Thursday, January 22, 2015
The British Library's "London: A Literary Anthology": Book Review
Arranged thematically by Richard Fairman, thirteen chapters begin at dawn, moving into the reactions of those entering its sprawl for the first time, then exploring its mews and squares. "In dim-lit streets, war-tired people moved slowly/ like dark-coated bears in a snowy region." So recalls James Berry, as he views"Beginning in a City, 1948" from a Caribbean immigrant's perspective.
Although the weather requires both rich and poor to bundle up, beneath this comparison, differences endure. Contrasts between the high and low life have long fascinated visitors. Consider Charlotte Brontë's protagonist from her novel Villette: "I like the spirit of this great London which I feel around me. Who but a coward would pass his whole life in hamlets; and forever abandon his faculties to the eating rust of obscurity?" This lure draws millions, over centuries, from all over. Amazing diversity endures, noted by William Blake as by Hanif Kureishi. London's narrow streets never seem to empty.
The febrile tension from crowds connects Hugh Walpole's story set on The Strand, Katherine Mansfield's depiction of "The Tiredness of Rosabel" as she comes home from work to climb four flights up to a humdrum night out of the rain, and Doris Lessing's excerpt from The Four-Gated City. This finds Martha out after dark, fearing exposure she risks passing through a red-light district on her way from Oxford Street to Bayswater Road, along Queensway towards Notting Hill. The drama of a pedestrian's passage from one district to another, subtle or dramatic, and the warren of diversions or temptations in dim side streets, recur in many of these sixty-six entries from nearly as many writers.
On first perusal, the lack of an introduction or any editorial context for the selections or authors puzzled me. It seemed a shortcoming. A small flaw is the near-absence of those who live away from the historic core of The City or the few miles near the north side of the Thames. Only Angela Carter's Wise Children speaks up for those beyond the south bank. But, the presentation of period illustrations and literary reflections, if attentively read, invites audiences to study dozens of reactions in pen and pastel to the domination of The City over one's own mental landscape. For those who have visited or who live in London, it will remind them of why many want to return there, or why some never will.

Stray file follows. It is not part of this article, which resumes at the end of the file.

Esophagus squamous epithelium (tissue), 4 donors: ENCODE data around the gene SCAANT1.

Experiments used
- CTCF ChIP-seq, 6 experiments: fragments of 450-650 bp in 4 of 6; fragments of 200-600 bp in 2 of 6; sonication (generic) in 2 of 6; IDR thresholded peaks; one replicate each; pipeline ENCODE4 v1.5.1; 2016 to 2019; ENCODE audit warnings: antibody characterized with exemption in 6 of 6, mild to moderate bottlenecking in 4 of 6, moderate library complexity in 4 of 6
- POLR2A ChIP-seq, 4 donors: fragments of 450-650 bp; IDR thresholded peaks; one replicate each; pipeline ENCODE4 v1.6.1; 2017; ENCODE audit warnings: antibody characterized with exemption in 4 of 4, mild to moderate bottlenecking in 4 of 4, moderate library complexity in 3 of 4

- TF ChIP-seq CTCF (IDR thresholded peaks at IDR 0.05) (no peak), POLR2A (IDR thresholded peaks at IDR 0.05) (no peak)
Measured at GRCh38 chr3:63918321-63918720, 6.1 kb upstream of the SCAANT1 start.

As Evelyn Waugh's satire sums it up: "all that succession and repetition of massed humanity...Those vile bodies..." A bitterness clouds many sights seen by those who record them honestly. Charles Dickens' Bleak House dramatizes a tale from a mother so poor she wishes her son had never survived his birth. Virginia Woolf's far-better off Mrs. Ambrose, in The Voyage Out, observes from Waterloo Bridge: "When one gave up seeing the beauty that clothed things, this was the skeleton beneath."
Clad in rags or cradled in finery, people never stop arriving. Jewish, Australian, Scots, and Pakistani immigrants all find their voices in these pages. Israel Zangwill and Zadie Smith may have lived a century apart. But they agree in their stories that chaotic city streets spark tension. Classes must mix, and their failure to cope with relentless demands strains relationships, in passing or permanently.
Overcrowding and inequality, worsened by the weather and the conditions which made this city for many centuries one of the world's largest also generate disease and decay. Juxtaposed chapters on disgust, plagues and fires, wartime devastation, and apocalyptic depictions of the city's downfall remind readers of the reactions writers amass to London's perpetual pride, and how it tempts fate.
Peter Ackroyd's Hawksmoor brutally conveys how the plague dissolved family ties. Arthur Conan Doyle's "The Poison Belt" and H.G. Wells' The War of the Worlds, as to doom, join Richard Jeffries' stoic description in his suitably titled portion from After London. Even less cataclysmic scenarios in The City show its force exacted upon nature. Dickens' Dombey and Son charts the immense digs that built the railroads, and if the holdouts of Stagg's Garden defy the iron horse, they may not last long.
On a thoroughfare half a century or more later, Amy Lowell at two in the morning imagines the results of a transformed London. "I stand in the window and watch the moon./ She is thin and lustreless,/ But I love her./ I know the moon,/ And this is an alien city." What has changed is constant light. Juxtaposed memorably, in the last chapter documenting London after dark, the photos and illustrations, many chosen well from the British Library's holdings, suggest a nuanced reaction to the coming of electricity. This transformed London from a few candlelit circles within foggy shadows.
"Electric lighting in the City" from The Graphic, April 1881, may cause you to beg to differ with Lowell from 1914. It shows walkers halted by the wonder of seeing what had long evaded sight. Complementing these engravings, another from the same publication evokes a supremely detailed "Bird's-eye view from a balloon" in May 1884. The attention to precision, over Westminster Abbey and the Houses of Parliament next to the sweep of the Thames, astonishes the careful eye. The people and cabs are so far away they appear as dots, and this elevation, after all, removes one from the jostle, the smells, the unpredictability of whatever the streets bring the rich and the poor. Above, one sees only a city made beautiful, from so high up that clouds float down below, over the serpentine river.
The fact that these clouds emanate from factories does not detract, somehow, from their wonder. That too, may be what makes London a place that impels immigrants to remain as residents, and which fills those same streets and attractions as it has for hundreds of years, as a destination that compels.
(PopMatters + Amazon US 12-19-14)